ESPN’s Ashley Fox has an interview with high-ranking NFL executive Troy Vincent today, and there’s a whole lot of puff. (Sample question, summarized: “The person you hired to look tough on domestic violence says the NFL has made incredible strides on domestic violence. Wouldn’t you agree?”) But eventually you get to some world-class smarm from Vincent, where he puts the onus for the NFL’s abuses of power onto the abused.

Vincent, the league’s executive vice president of football operations, criticized the NFLPA’s strategy of going to the courts to challenge a number of recent Goodell-imposed punishments.

“Look at the amount of money being spent on legal fees for a handful of people. It’s millions and millions of dollars. We’ve got players that are hurting. We’ve got young men who don’t know how to identify a good financial adviser. Men are in transition who aren’t doing well, and yet eight to $10 million dollars a year is spent in court fees about who should make a decision on someone, who in some cases has committed a crime.

“Think about that logically. Wouldn’t it be better to spend our time and resources on the issues that are vital to our players — past, present and future — such as the players’ total wellness and growing the game together?”

That’s a remarkable thing to say, even setting aside that the union’s very job is to fight for those players it believes got a raw deal from their employer.

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To which particular cases might Vincent be referring? Certainly Ray Rice, who challenged the NFL’s ability to suspend him twice for the same offense, not based on any new evidence but solely on public relations. The NFLPA took the case to neutral arbitration, where a former federal court judge overturned Rice’s suspension and strongly chastened the NFL’s disciplinary process. (Rice also filed a wrongful termination grievance against the Ravens, which was settled.) Also Adrian Peterson, who challenged his indefinite suspension in U.S. District Court, where a judge again sided against the NFL.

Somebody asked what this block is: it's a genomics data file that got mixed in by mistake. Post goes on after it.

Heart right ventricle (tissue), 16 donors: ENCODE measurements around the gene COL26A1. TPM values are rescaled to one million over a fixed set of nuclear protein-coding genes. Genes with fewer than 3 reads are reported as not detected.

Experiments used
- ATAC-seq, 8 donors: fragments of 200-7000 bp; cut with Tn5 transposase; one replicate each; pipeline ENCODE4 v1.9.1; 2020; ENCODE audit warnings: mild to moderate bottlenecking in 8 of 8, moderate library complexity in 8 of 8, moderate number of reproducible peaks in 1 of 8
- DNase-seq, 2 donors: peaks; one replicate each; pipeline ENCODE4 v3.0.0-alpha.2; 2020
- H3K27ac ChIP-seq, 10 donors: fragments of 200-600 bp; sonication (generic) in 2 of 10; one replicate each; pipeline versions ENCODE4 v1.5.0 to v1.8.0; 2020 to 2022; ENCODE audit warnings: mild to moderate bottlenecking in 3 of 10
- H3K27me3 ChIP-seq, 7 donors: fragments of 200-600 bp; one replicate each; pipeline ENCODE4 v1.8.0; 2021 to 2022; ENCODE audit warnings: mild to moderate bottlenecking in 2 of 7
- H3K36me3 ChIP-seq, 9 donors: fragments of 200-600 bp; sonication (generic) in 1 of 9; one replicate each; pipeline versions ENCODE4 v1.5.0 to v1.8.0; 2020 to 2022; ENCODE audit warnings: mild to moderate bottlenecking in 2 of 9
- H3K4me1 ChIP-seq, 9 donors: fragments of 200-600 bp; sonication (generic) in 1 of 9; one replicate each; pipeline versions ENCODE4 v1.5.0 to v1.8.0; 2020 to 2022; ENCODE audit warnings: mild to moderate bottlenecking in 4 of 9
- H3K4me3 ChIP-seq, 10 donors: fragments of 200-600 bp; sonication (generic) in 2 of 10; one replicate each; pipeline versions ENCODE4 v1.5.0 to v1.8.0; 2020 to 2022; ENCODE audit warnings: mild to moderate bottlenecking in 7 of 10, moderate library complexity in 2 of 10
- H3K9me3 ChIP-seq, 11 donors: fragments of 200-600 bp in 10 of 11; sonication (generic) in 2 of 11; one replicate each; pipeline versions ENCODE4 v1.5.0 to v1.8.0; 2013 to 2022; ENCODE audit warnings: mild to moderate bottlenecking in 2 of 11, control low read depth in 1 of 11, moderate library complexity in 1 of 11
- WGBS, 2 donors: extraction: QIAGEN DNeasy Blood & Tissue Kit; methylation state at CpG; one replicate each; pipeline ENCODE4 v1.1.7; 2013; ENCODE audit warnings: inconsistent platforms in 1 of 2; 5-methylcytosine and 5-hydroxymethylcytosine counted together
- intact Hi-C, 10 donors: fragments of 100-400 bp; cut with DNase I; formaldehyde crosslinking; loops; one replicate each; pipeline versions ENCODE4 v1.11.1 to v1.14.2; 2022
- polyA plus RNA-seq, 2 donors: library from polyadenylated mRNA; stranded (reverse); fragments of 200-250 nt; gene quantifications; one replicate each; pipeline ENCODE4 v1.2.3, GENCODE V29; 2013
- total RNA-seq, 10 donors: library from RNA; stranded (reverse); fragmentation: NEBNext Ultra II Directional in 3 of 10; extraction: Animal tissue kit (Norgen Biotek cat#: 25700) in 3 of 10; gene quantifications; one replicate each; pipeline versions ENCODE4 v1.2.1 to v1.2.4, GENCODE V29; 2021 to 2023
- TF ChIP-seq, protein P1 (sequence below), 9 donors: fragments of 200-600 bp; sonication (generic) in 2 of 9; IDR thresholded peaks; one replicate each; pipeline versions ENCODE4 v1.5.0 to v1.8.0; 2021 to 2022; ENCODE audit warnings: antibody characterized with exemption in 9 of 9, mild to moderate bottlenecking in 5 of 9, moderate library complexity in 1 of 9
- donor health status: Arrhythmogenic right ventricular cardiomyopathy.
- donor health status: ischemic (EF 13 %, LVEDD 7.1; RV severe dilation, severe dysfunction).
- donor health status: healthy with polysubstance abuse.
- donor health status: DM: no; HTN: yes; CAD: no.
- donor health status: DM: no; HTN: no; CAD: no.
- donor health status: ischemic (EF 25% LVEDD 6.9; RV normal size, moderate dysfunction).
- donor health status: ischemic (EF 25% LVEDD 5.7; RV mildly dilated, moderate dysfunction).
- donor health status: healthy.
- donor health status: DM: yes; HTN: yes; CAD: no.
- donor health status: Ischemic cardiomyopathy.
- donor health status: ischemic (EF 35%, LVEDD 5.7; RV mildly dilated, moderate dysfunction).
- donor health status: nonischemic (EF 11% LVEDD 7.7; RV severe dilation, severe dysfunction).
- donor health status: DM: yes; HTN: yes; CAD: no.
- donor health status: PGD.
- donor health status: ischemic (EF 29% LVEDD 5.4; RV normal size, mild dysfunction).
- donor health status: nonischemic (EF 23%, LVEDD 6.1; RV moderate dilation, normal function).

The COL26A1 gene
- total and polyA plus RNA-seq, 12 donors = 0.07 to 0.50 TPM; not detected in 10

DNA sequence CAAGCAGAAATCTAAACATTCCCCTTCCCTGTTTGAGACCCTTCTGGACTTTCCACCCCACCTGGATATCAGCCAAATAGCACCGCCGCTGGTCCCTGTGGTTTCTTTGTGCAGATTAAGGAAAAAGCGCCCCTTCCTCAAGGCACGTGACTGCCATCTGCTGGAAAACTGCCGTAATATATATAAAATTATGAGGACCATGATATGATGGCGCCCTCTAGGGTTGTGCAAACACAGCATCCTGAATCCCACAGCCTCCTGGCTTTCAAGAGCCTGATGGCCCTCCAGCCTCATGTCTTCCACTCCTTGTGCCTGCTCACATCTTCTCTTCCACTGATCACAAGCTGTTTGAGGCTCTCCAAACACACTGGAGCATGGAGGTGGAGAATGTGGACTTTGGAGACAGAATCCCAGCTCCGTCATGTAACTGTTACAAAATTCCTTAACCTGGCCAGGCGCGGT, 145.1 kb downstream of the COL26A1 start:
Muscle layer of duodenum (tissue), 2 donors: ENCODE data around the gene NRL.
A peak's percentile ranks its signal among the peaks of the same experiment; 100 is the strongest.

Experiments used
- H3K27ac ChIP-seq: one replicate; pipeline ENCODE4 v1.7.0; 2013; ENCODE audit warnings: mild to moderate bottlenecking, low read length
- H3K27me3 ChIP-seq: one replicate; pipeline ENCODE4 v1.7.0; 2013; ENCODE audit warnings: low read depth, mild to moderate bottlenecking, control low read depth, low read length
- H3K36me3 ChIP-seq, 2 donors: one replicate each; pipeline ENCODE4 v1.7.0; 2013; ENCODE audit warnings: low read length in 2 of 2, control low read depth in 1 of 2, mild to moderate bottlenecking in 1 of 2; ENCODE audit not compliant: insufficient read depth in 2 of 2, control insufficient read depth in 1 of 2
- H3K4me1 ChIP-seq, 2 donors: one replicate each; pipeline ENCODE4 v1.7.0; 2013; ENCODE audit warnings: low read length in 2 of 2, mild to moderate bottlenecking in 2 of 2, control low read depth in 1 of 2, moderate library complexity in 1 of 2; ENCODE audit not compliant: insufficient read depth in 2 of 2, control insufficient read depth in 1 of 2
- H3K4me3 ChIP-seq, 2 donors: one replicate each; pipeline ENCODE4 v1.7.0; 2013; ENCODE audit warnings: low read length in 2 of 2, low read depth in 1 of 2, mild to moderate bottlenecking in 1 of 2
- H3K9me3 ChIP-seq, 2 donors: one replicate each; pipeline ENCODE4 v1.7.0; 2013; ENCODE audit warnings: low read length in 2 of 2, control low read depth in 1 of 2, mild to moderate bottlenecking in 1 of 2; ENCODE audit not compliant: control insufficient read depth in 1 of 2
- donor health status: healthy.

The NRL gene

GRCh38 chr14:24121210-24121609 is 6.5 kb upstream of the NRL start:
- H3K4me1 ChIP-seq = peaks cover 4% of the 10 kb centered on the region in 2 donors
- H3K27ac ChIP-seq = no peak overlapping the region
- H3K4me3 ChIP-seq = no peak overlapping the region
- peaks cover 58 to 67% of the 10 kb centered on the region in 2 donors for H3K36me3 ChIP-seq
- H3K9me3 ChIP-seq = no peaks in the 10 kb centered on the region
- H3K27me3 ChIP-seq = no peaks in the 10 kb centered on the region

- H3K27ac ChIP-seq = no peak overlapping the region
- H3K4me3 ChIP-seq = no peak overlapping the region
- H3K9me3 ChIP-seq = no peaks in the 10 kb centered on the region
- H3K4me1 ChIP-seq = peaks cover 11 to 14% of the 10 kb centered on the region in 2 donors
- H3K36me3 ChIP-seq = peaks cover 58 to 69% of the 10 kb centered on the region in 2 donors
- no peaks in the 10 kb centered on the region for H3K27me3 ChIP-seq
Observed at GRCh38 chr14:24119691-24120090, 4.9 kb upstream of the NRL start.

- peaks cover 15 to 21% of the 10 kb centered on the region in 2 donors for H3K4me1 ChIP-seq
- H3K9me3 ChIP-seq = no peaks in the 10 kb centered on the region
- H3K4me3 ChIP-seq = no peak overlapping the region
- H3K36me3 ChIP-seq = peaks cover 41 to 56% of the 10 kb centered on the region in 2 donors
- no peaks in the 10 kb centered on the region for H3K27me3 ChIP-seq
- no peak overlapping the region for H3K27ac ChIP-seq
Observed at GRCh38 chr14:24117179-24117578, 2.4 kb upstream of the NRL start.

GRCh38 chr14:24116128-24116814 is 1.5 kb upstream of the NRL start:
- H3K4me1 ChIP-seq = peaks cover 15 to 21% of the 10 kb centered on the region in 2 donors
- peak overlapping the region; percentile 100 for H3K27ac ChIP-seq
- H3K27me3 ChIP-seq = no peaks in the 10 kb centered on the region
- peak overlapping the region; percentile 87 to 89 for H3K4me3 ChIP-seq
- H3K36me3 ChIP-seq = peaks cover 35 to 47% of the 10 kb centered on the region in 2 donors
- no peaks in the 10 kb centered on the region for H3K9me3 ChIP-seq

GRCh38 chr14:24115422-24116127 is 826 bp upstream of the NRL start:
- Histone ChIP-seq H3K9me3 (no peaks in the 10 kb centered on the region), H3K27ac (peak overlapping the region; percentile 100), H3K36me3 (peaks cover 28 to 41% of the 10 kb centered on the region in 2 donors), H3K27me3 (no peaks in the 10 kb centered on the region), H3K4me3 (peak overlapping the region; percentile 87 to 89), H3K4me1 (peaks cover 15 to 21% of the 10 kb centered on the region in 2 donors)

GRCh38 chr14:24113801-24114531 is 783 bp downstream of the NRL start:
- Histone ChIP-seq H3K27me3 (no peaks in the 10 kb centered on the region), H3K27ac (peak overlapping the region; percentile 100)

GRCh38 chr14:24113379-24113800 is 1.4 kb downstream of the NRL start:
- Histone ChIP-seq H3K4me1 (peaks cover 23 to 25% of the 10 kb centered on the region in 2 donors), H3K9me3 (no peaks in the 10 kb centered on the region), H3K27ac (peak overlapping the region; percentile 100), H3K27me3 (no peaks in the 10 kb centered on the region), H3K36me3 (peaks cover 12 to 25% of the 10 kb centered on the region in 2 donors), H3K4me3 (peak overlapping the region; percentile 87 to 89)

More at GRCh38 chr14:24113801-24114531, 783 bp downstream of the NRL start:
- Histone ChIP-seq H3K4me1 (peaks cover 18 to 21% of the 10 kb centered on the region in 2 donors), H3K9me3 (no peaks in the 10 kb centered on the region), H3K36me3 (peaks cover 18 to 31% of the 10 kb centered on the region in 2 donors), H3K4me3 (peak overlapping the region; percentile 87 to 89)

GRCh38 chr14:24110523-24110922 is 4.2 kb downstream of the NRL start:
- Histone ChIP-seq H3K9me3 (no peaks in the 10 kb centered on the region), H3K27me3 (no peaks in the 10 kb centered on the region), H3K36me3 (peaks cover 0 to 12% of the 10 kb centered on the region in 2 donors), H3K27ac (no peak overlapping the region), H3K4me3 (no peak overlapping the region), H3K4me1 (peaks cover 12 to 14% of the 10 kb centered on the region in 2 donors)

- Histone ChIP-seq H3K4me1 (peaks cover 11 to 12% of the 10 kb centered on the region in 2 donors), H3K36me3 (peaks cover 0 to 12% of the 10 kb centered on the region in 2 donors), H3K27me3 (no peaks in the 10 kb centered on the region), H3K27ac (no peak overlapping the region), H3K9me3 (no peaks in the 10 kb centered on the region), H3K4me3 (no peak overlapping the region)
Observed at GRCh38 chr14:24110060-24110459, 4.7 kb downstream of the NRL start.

Also looming is a potential lawsuit by Tom Brady, should he feel wronged by Roger Goodell’s ruling in his appeal of his four-game Ballghazi suspension. (Oh, and the NFL thinks the union spends too much to challenge punishments? The NFL paid Ted Wells’s firm north of $5 million to investigate some deflated footballs, and received some dodgy science and meatheads’ texts for its outlay.)

I know Troy Vincent is a good company man now (he left the NFLPA for the NFL after losing out to De Smith in a 2009 election), but “the union should stop taking us to court” is an incredible stance to take, and “because that money could be spent on needy players instead” is an insultingly smug rationale. If the league is so concerned about the money the NFLPA is spending to challenge it, it could easily reform its disciplinary process into one that will hold up under outside scrutiny. Either that, or accept that occasionally being taken before a judge—and losing—is the cost of implementing Roger Goodell’s brand of justice.

[ESPN]